Placemaking for economic development
Placemaking as an economic development tool can be more efficient and cost effective than traditional attraction strategies.
The place-based economic development model for local governments is very different than the traditional model which typically focuses on jobs. One of the issues with traditional economic development is that the incentives are targeted at the newcomers of the community. Tax abatements for expansions or new construction are all about incentivizing the creation of jobs. Communities spend money with the hope of attracting jobs to relocate to the community. Unfortunately, these jobs do not often move to the new location, become residents and bring their economic multiplier that the community bases its decisions on. It is this multiplier effect that is supposed to pay for or offset the tax abatements and lost revenue.
The local place-based model focuses on a different model. The premise is a local government invests its revenue into local projects that preserve or enhance quality of life. This is also known as placemaking. These enhancements serve to add value and attract new residents. The added value and new growth generates more revenue for the local government. This is intended to be cyclical and fuel slow incremental growth in the community.
How do communities attract firms and jobs in an era of tight fiscal constraints? Traditional firm attraction techniques, such as tax abatements or other fiscal incentives, are either too expensive or simply ineffective. Current research shows successful firms now follow talent in their location decisions. The key difference between models is the focus of the efforts. In the traditional model, economic development is focused on incentivizing job migrators and the benefits are targeted at them. In the place-based model, the benefits go to the community trying to attract talent and jobs. The risk of loss in both scenarios ends up falling on the local government. In the traditional model, the risk is revenue stream loss due to lack of job creation or workers not spending money in the community. In the place-based model, the risk occurs in spending faster than revenue growth or investing in ineffective projects.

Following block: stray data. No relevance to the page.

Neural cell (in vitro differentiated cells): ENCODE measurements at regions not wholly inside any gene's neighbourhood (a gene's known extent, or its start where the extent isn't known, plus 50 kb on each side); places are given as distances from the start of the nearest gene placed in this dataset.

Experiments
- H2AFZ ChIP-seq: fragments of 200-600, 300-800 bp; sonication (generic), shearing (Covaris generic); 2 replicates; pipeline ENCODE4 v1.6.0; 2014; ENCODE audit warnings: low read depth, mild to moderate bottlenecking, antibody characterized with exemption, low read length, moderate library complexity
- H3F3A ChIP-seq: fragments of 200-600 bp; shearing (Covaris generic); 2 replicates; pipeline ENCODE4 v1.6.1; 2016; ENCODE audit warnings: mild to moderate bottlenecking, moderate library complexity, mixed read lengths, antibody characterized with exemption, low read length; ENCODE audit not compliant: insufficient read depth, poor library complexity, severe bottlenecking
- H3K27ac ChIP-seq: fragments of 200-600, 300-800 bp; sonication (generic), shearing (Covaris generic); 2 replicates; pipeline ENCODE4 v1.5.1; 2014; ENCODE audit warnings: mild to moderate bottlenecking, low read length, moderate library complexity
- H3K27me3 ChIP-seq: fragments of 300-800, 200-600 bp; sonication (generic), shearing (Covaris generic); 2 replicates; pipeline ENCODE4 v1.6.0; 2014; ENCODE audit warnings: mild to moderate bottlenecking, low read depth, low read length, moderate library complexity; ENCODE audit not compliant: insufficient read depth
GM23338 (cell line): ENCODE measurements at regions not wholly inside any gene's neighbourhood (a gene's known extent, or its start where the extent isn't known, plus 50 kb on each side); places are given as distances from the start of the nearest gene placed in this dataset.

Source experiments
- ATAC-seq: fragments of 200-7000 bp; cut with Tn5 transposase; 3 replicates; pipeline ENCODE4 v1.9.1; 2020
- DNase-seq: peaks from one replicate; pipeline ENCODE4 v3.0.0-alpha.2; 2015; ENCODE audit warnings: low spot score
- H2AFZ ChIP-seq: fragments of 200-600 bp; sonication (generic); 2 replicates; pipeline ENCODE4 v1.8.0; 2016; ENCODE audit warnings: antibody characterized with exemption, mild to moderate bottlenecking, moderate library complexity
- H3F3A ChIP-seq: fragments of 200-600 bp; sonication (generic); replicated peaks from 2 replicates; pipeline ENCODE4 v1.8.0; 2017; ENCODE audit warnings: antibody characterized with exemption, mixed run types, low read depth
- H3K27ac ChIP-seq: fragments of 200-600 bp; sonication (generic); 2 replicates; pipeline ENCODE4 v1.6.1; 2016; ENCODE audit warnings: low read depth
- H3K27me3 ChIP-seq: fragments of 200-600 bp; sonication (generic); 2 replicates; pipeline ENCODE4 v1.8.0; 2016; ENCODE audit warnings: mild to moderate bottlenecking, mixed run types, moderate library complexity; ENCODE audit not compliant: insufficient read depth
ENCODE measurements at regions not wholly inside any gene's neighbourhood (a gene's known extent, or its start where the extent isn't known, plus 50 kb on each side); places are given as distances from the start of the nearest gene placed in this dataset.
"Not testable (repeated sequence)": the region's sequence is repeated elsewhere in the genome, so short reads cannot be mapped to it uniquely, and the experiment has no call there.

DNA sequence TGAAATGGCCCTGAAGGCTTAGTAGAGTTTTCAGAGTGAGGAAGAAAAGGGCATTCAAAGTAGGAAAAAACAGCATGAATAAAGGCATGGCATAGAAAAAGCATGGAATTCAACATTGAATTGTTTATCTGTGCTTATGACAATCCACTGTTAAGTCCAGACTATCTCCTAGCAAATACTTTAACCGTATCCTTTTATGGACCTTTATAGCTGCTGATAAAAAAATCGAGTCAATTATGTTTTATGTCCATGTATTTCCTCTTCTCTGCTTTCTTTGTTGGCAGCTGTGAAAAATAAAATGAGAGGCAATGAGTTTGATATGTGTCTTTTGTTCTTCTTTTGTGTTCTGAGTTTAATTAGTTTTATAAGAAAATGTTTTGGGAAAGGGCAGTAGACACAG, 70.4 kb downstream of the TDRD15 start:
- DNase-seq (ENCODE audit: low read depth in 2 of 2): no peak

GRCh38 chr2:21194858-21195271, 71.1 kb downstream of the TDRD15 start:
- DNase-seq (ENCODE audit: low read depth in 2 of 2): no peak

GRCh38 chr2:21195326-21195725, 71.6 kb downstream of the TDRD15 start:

Businesses need talent. Talent needs place. So how do communities create place that is attractive to talent?
Smart Growth America recently released a report on the successes six cities have had using a place-based model. The report titled Amazing Place looks at placemaking as a solution to drive sustainable economic development.
Michigan State University has been on the leading edge of placemaking research and curriculum development over the last four years. Michigan State University Extension currently offers a six part course on placemaking, covering the different types, the economic benefits, the built form of place, planning and coding for place, public engagement and successful case studies in strategic placemaking for talent and firm attraction. A tailored placemaking strategy development workshop is also available for communities.
For more information on placemaking in your community, contact a MSU Extension Land Use educator.